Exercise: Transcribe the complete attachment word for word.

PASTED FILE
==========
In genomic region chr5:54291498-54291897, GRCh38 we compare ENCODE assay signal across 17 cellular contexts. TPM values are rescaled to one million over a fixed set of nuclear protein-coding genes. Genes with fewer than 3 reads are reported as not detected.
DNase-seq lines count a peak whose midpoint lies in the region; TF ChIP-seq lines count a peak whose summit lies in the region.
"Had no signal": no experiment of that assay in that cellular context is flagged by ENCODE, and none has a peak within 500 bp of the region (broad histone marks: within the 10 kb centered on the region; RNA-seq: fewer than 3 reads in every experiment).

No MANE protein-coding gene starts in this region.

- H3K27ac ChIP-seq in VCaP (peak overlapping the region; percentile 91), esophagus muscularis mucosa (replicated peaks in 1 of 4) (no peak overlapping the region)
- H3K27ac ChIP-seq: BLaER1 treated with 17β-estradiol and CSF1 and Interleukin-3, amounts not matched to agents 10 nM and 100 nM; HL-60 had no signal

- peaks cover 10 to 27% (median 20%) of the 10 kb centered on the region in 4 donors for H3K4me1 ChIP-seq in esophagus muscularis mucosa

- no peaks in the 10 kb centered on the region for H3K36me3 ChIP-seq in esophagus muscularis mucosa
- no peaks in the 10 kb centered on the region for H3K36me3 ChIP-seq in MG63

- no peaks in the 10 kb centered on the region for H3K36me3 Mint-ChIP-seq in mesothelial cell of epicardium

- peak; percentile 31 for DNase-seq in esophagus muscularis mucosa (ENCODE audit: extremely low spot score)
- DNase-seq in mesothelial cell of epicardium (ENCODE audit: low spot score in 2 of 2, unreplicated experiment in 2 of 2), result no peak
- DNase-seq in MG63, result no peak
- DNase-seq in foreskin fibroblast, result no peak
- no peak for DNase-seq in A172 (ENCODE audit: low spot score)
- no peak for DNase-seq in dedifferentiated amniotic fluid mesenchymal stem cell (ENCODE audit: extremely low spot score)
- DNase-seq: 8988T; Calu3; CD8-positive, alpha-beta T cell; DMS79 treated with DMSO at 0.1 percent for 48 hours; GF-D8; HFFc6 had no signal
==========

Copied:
In genomic region chr5:54291498-54291897, GRCh38 we compare ENCODE assay signal across 17 cellular contexts. TPM values are rescaled to one million over a fixed set of nuclear protein-coding genes. Genes with fewer than 3 reads are reported as not detected.
DNase-seq lines count a peak whose midpoint lies in the region; TF ChIP-seq lines count a peak whose summit lies in the region.
"Had no signal": no experiment of that assay in that cellular context is flagged by ENCODE, and none has a peak within 500 bp of the region (broad histone marks: within the 10 kb centered on the region; RNA-seq: fewer than 3 reads in every experiment).

No MANE protein-coding gene starts in this region.

- H3K27ac ChIP-seq in VCaP (peak overlapping the region; percentile 91), esophagus muscularis mucosa (replicated peaks in 1 of 4) (no peak overlapping the region)
- H3K27ac ChIP-seq: BLaER1 treated with 17β-estradiol and CSF1 and Interleukin-3, amounts not matched to agents 10 nM and 100 nM; HL-60 had no signal

- peaks cover 10 to 27% (median 20%) of the 10 kb centered on the region in 4 donors for H3K4me1 ChIP-seq in esophagus muscularis mucosa

- no peaks in the 10 kb centered on the region for H3K36me3 ChIP-seq in esophagus muscularis mucosa
- no peaks in the 10 kb centered on the region for H3K36me3 ChIP-seq in MG63

- no peaks in the 10 kb centered on the region for H3K36me3 Mint-ChIP-seq in mesothelial cell of epicardium

- peak; percentile 31 for DNase-seq in esophagus muscularis mucosa (ENCODE audit: extremely low spot score)
- DNase-seq in mesothelial cell of epicardium (ENCODE audit: low spot score in 2 of 2, unreplicated experiment in 2 of 2), result no peak
- DNase-seq in MG63, result no peak
- DNase-seq in foreskin fibroblast, result no peak
- no peak for DNase-seq in A172 (ENCODE audit: low spot score)
- no peak for DNase-seq in dedifferentiated amniotic fluid mesenchymal stem cell (ENCODE audit: extremely low spot score)
- DNase-seq: 8988T; Calu3; CD8-positive, alpha-beta T cell; DMS79 treated with DMSO at 0.1 percent for 48 hours; GF-D8; HFFc6 had no signal